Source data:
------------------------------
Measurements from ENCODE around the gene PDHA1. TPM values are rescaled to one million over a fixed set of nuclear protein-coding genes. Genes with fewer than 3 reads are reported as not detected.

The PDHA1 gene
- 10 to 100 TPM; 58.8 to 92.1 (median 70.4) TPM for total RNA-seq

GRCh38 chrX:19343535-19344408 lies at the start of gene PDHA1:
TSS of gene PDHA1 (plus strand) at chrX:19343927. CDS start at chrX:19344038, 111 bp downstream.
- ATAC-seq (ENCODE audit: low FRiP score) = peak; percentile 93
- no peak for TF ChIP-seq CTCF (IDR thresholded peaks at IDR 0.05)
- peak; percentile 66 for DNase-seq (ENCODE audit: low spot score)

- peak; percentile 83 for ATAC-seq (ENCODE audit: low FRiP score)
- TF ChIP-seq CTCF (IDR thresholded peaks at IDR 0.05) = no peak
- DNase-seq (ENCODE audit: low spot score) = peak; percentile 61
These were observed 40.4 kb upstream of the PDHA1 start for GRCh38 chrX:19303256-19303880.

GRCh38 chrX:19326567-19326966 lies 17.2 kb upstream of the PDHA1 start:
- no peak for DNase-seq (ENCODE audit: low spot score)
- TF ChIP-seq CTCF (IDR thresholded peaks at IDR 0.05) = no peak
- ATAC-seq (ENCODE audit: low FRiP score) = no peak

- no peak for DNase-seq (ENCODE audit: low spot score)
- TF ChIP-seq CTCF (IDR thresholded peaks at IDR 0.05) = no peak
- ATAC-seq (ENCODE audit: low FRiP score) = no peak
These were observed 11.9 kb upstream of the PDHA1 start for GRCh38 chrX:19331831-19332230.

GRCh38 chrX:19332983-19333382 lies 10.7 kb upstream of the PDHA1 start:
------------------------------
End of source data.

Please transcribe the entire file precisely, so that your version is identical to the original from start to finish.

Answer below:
Measurements from ENCODE around the gene PDHA1. TPM values are rescaled to one million over a fixed set of nuclear protein-coding genes. Genes with fewer than 3 reads are reported as not detected.

The PDHA1 gene
- 10 to 100 TPM; 58.8 to 92.1 (median 70.4) TPM for total RNA-seq

GRCh38 chrX:19343535-19344408 lies at the start of gene PDHA1:
TSS of gene PDHA1 (plus strand) at chrX:19343927. CDS start at chrX:19344038, 111 bp downstream.
- ATAC-seq (ENCODE audit: low FRiP score) = peak; percentile 93
- no peak for TF ChIP-seq CTCF (IDR thresholded peaks at IDR 0.05)
- peak; percentile 66 for DNase-seq (ENCODE audit: low spot score)

- peak; percentile 83 for ATAC-seq (ENCODE audit: low FRiP score)
- TF ChIP-seq CTCF (IDR thresholded peaks at IDR 0.05) = no peak
- DNase-seq (ENCODE audit: low spot score) = peak; percentile 61
These were observed 40.4 kb upstream of the PDHA1 start for GRCh38 chrX:19303256-19303880.

GRCh38 chrX:19326567-19326966 lies 17.2 kb upstream of the PDHA1 start:
- no peak for DNase-seq (ENCODE audit: low spot score)
- TF ChIP-seq CTCF (IDR thresholded peaks at IDR 0.05) = no peak
- ATAC-seq (ENCODE audit: low FRiP score) = no peak

- no peak for DNase-seq (ENCODE audit: low spot score)
- TF ChIP-seq CTCF (IDR thresholded peaks at IDR 0.05) = no peak
- ATAC-seq (ENCODE audit: low FRiP score) = no peak
These were observed 11.9 kb upstream of the PDHA1 start for GRCh38 chrX:19331831-19332230.

GRCh38 chrX:19332983-19333382 lies 10.7 kb upstream of the PDHA1 start: